5 Strategies for building motivation in your child
Children who score the best marks in exams are not the only smart kids in the class or school. In fact, a lot of students who have top-scoring potential are unable to do so because they haven’t been trained to learn in the ways that work for them. Any child who is coached to understand their learning styles and identify their limitations can excel not just in academics but also in life. Knowing how to work according to your personal style is crucial in long-serving motivation. Want to ensure that your child remains motivated to learn and study? Here are five tips that are ought to help!
1. Allow them to take the lead wherever they can
Teaching your child to articulate their strengths and weaknesses is crucial in ensuring they can express themselves in the best way possible. Ask them what they want to do, what topics they want to study and be open to the possibility of not being involved in everything your child does. Children respond better to learning when they do not feel controlled and when you are fostering an atmosphere that allows them to take charge of their academics.
2. Lead by example
If you want your child’s curiosity to be nurtured by motivation, you must show them that you are constantly committed to trying or learning new things. For instance, if you take up a hobby and see it through, then you are showing your child that learning is fun and fruitful if supported with discipline and dedication. The best way to do this is to also engage your child in learning a new hobby with you.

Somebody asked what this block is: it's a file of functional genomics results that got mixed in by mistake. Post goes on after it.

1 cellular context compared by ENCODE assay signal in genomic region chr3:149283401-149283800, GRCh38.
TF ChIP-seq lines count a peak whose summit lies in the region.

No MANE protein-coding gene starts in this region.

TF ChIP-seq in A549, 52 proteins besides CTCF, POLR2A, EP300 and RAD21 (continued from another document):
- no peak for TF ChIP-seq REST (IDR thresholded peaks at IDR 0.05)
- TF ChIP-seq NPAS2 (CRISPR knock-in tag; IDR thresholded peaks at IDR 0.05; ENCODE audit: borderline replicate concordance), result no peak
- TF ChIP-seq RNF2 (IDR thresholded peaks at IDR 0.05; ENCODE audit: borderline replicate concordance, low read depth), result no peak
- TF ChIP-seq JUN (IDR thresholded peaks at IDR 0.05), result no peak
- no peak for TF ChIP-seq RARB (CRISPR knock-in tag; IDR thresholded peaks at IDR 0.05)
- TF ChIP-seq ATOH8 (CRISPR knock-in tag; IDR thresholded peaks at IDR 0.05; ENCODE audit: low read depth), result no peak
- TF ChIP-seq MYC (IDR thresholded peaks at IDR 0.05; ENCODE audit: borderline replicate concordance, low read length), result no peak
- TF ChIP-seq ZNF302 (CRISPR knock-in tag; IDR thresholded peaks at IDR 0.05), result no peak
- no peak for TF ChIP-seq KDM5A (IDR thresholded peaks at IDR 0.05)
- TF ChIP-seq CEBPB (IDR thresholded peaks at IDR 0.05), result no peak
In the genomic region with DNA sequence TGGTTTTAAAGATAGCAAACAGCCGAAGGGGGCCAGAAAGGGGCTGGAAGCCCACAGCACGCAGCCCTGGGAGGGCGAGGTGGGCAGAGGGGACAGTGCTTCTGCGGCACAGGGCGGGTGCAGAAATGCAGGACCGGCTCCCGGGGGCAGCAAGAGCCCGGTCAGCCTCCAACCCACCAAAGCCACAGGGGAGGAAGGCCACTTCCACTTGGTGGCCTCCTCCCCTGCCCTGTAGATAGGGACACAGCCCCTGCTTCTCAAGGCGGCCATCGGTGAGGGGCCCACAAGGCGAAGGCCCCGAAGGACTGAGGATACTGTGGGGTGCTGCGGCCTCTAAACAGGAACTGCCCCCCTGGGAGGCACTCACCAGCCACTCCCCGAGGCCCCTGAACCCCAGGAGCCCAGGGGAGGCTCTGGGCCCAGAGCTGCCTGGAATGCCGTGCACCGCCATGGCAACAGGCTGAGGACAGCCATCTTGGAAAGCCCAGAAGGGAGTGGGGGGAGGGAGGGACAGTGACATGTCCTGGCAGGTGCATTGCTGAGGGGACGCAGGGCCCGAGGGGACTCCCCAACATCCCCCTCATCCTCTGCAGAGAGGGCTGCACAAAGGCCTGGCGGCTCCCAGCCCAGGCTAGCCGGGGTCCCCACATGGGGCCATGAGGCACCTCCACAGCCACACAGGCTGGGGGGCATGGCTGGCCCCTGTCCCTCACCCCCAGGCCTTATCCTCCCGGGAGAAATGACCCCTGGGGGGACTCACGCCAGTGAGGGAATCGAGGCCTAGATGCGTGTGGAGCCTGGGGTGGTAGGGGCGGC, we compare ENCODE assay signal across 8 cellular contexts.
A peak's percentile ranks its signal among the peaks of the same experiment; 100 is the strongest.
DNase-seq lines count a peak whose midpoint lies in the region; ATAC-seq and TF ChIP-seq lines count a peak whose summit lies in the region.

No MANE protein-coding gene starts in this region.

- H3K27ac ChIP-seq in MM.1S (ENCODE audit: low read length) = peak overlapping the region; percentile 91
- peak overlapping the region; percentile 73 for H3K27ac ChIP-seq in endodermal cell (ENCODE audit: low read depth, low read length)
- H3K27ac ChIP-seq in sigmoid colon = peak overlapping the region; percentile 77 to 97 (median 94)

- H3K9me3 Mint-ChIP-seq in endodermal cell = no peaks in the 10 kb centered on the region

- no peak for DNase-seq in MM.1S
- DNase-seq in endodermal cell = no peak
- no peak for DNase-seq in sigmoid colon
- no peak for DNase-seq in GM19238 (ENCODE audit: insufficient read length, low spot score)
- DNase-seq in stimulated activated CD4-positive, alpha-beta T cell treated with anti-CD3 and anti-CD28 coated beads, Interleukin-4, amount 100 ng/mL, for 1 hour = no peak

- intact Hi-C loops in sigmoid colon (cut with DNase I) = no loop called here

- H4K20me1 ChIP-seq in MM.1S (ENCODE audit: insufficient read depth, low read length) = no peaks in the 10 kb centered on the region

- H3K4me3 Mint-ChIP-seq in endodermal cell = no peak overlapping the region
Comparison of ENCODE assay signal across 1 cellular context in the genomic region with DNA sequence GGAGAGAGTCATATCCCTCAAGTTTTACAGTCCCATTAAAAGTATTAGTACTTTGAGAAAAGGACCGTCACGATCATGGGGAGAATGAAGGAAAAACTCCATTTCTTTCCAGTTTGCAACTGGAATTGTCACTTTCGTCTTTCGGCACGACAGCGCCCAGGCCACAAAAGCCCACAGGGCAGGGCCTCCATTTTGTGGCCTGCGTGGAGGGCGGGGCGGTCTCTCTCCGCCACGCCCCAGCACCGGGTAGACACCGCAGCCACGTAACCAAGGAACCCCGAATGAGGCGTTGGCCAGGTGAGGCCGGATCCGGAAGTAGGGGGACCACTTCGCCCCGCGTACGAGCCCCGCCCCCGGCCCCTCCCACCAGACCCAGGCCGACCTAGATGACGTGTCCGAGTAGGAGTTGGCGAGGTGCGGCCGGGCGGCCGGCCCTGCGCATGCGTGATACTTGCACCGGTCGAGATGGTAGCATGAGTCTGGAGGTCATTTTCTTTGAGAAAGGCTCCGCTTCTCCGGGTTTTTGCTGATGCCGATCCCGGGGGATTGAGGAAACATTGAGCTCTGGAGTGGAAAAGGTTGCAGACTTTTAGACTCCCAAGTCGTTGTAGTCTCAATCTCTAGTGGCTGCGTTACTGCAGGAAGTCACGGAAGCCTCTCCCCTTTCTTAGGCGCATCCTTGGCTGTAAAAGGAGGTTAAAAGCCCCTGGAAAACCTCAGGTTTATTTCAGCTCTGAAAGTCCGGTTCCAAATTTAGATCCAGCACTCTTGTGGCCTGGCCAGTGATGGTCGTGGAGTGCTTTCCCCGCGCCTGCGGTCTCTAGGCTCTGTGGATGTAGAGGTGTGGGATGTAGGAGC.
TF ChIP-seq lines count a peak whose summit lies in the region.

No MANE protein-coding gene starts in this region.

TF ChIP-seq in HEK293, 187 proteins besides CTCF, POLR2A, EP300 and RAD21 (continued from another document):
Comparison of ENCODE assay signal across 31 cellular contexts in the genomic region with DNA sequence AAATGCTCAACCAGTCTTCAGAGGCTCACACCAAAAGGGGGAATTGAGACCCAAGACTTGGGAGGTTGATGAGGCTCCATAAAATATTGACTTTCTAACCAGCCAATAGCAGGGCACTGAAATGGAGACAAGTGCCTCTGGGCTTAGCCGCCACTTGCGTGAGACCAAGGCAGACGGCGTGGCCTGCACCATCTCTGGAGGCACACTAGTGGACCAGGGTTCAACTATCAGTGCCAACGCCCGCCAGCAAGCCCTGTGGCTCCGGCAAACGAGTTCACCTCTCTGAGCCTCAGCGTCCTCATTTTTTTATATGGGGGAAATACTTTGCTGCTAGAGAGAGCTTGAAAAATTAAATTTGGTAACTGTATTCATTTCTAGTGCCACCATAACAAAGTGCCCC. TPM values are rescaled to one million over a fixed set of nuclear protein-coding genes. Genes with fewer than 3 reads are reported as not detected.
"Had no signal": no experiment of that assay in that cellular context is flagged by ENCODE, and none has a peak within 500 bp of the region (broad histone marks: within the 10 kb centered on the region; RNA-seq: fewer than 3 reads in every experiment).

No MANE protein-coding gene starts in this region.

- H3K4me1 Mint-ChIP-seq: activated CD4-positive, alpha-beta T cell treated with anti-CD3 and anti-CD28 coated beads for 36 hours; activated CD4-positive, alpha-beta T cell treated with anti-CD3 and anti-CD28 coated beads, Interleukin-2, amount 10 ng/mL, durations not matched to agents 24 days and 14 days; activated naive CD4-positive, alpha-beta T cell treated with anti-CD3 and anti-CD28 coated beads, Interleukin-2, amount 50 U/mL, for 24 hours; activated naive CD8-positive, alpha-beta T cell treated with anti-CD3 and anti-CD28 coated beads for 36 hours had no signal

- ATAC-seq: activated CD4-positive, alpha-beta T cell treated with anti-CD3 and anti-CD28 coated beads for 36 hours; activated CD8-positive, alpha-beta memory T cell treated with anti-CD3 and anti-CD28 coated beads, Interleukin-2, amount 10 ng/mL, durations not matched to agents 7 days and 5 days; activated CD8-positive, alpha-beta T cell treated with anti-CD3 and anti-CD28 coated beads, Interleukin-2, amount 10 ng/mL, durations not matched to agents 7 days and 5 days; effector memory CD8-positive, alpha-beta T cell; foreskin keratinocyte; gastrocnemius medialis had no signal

3. Make the learning count and not the performance
Regularly associating learning with performance is detrimental to a child. Children tend to stop enjoying learning if everything they do is seen as a road to A+ on their report cards. They lose the value of the learning experience if they are only measured on their final performance. For any big project to come alive, the process is what people tend to refine and that is what leads to the final outcome. So always support the process over the outcome!
4. Recognise them as their own individuals
Children respond to “I told you to do this / I told you so” the same way adults do. The idea that children do not know any better is what keeps them from learning and staying motivated. They will need parental validation on everything they do and won’t be able to make independent decisions on their own. It is important for parents to give them a space to discuss their interests, argue their case and form their own opinions.
5. Discipline and organisation
Encouraging your child’s interest is simply not enough. They must also be taught to commit themselves to the ideas they express or the interests they want to pursue. For instance, if a child has made a verbal commitment to learning a new language, follow up with them and ask them when they would like to initiate the process and also help them to find a time and space for it. Allowing these interests to hang in the air makes children feel like their parents don’t take their learning needs seriously enough.
As parents, you always want to curate the best experiences for your children and that holds true for academics as well. Children are sponges and they absorb whatever environments they see around them. So, it is important that we provide them with the support and mental stimulation they need as it only helps them stay focused when they grow older!